Using a Hand-Held Device or Cell Phone while Driving in Ontario
RON HARPER, LICENSED PARALEGAL
These charges are defined under section 78.1 subsection 1 of the Highway Traffic Act:
“78.1 (1) No person shall drive a motor vehicle on a highway while holding or using a hand-held wireless communication device or other prescribed device that is capable of receiving or transmitting telephone communications, electronic data, mail or text messages. 2009, c. 4, s. 2; 2015, c. 27, Sched. 7, s. 18.”
It is important to note that while this law states that it is illegal to actively use such a device while driving, it is also illegal to even hold the device. This could include briefly holding or touching the device to plug it in to charge or briefly picking it up if it has fallen from its resting place.
Currently the penalties for a conviction are being changed. The court penalties, if convicted, will depend on whether the offence is before January 1, 2019 or afterwards.
COURT PENALTIES FOR OFFENCES BEFORE JANUARY 1, 2019
The current court penalties for a conviction are as follows:
“(6.1) Every person who contravenes this section is guilty of an offence and on conviction is liable to a fine of not less than $300 and not more than $1,000. 2015, c. 14, s. 23.”
It is important to note that these are the base fines that are issued by the court. An additional victim fine surcharge is added to the court fine:
- The provincial government adds a victim fine surcharge (VFS) to every non-parking fine imposed under the Provincial Offences Act. It is deposited into a special fund to help victims of crime.
- The amount of the VFS is usually 20 per cent of the imposed fine. For example, a $100 fine would result in a $20 surcharge. Fines over $1,000 carry a surcharge of 25 per cent.
COURT PENALTIES FOR OFFENCES ON OR AFTER JANUARY 1, 2019
Pending changes to this area of the Highway Traffic Act are set to take effect on January 1, 2019. The new penalties will be as follows:
“(6.1) Every person who contravenes this section is guilty of an offence and on conviction is liable,
- for a first offence, to a fine of not less than $500 and not more than $1,000;
- for a first subsequent offence, to a fine of not less than $500 and not more than $2,000; and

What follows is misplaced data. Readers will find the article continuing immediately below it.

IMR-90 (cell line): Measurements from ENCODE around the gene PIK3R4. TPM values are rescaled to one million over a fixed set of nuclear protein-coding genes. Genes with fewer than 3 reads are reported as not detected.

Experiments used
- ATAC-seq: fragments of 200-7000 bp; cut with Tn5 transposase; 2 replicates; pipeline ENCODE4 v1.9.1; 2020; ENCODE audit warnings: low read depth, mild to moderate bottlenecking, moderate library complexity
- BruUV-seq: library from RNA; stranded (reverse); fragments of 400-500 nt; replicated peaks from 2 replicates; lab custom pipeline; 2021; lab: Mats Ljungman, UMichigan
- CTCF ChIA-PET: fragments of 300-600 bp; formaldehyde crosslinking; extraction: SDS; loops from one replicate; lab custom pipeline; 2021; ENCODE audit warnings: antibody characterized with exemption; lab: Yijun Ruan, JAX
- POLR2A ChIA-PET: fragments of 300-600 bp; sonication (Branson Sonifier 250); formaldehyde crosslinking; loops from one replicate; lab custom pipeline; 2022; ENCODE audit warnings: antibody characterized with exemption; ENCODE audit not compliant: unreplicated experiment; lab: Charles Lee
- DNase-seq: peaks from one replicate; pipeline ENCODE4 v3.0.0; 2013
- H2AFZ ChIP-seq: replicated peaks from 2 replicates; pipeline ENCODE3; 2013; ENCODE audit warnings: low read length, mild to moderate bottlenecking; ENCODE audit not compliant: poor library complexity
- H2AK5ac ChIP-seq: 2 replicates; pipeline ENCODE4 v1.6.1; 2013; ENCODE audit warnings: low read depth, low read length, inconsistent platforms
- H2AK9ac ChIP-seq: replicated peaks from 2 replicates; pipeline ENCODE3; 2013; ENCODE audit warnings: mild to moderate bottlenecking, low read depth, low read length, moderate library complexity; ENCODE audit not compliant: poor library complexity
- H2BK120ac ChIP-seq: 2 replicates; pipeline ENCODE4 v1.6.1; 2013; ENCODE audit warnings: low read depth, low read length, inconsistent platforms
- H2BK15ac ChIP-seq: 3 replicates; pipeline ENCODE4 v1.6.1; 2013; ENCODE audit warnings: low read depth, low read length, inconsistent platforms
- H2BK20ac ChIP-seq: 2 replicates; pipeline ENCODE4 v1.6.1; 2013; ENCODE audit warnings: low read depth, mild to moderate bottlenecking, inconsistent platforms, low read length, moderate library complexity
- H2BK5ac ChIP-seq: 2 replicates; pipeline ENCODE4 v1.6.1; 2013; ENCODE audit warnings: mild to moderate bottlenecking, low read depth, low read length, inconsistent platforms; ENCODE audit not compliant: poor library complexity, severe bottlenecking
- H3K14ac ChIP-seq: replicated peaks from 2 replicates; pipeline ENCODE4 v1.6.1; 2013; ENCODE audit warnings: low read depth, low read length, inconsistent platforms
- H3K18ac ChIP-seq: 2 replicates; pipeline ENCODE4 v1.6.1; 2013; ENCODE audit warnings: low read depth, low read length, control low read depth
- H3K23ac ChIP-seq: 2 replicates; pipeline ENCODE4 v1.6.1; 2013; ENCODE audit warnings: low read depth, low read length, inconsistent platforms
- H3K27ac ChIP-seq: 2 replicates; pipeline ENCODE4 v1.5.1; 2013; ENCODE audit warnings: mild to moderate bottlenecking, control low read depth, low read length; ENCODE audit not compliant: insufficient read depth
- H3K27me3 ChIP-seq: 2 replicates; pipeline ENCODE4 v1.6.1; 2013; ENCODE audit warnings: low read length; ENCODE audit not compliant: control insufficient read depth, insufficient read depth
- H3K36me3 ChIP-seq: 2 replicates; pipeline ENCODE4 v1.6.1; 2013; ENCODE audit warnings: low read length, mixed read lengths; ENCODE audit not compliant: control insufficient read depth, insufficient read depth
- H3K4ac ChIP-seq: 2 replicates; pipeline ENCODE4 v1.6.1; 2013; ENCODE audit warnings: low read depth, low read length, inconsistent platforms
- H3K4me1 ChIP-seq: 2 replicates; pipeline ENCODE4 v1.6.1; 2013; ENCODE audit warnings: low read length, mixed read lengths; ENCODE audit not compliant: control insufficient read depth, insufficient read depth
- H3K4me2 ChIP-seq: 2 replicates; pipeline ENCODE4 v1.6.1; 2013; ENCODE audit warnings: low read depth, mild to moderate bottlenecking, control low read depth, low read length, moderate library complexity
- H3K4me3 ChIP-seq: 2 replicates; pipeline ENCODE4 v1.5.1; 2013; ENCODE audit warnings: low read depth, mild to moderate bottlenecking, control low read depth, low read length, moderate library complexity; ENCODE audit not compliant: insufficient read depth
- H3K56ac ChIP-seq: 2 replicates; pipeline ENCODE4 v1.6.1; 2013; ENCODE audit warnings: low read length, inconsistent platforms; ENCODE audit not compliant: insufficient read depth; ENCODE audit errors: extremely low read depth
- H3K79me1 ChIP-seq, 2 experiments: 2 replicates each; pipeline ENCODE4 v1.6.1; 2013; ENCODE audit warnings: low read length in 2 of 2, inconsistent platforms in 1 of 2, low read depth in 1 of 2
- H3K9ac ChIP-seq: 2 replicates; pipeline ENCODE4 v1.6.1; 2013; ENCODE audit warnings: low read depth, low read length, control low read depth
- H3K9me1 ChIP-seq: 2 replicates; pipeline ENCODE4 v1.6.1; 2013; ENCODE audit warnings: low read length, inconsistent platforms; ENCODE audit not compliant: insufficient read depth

- for a second subsequent or an additional subsequent offence, to a fine of not less than $500 and not more than $3,000. 2017, c. 26, Sched. 4, s. 16.
(6.2) If a person is convicted of an offence under this section, the Registrar shall suspend his or her driver’s licence,
- for a first offence, for three days;
- for a first subsequent offence, for seven days; and
- for a second subsequent or an additional subsequent offence, for 30 days. 2017, c. 26, Sched. 4, s. 16.
(6.3) An offence under this section committed more than five years after a previous conviction for an offence under this section is not a subsequent offence for the purposes of subsection (6.1) or (6.2). 2017, c. 26, Sched. 4, s. 16.”
This can most easily be summarized as follows:
|1st||$500 to $1000||3 Days|
|2nd||$500 to $2000||7 Days|
|3rd or later||$500 to $3000||30 Days|
* This is the base fine issued by the court and is subject to the additional victim fine surcharge.
The main change is an increase to fines depending on how many previous convictions have occurred along with the addition of mandatory licence suspensions. Novice drivers are also subject to additional penalties.
NOVICE DRIVERS AND DRIVE WITH HANDHELD COMMUNICATION DEVICE
Novice drivers are drivers in the early stages of graduated licencing (i.e.. G1, G2, M1, M2) in Ontario. These licences permit fewer demerit points to be accumulated and are subject to multiple conditions and restrictions. One such condition is that a conviction for Drive with Handheld Communication Device will trigger the MTO’s ‘escalated sanctions penalty.’ These additional penalties are as follows:
- 30-day licence suspension for the first occurrence
- 90-day licence suspension for the second occurrence
- Licence cancellation and a requirement to re-apply for a G1/M1 after the third occurrence. Any fees paid, credit received for time spent in the program or BDE credit would be forfeited when the licence is cancelled. Please note that in the case of a hybrid driver, only the novice-class licence is cancelled on the third occasion; their full-class licence is maintained.
Novice drivers may already be on high-risk insurance or borderline to being on high-risk insurance. Given their limited driving history and greater risk assessment, novice drivers may experience greater insurance problems than a fully licenced and experienced driver.
COMMERCIAL MOTOR VEHICLE (CMV) DRIVERS
Transport truck drivers and other commercial motor vehicle drivers must be exceptionally careful in avoiding or mitigating any demerit points or records of conviction. Any recorded conviction can directly impact a CMV driver’s current employment as well as their future employability with new employers.
Companies also have a vested interest in contesting charges issued against their drivers. Any driver who is convicted of an offence under the company’s CVOR number will result in a record of conviction against the company’s record as well. This CVOR record of conviction can then impact the employer’s insurance costs as well as create problems between the company and the Ministry of Transportation.
WHAT TO DO IF CHARGED WITH DRIVE WITH HANDHELD COMMUNICATION DEVICE?
If you have been charged by the police, you will have a limited period of time to make a number of important decisions that will have a large potential impact on your life for years to come. The first thing you will need is the basic information necessary to make informed decisions. Our friendly staff are here to help you and offer a no-cost, no-obligation initial consultation to assist you. You can either request your free consultation online or contact our staff directly to assist you.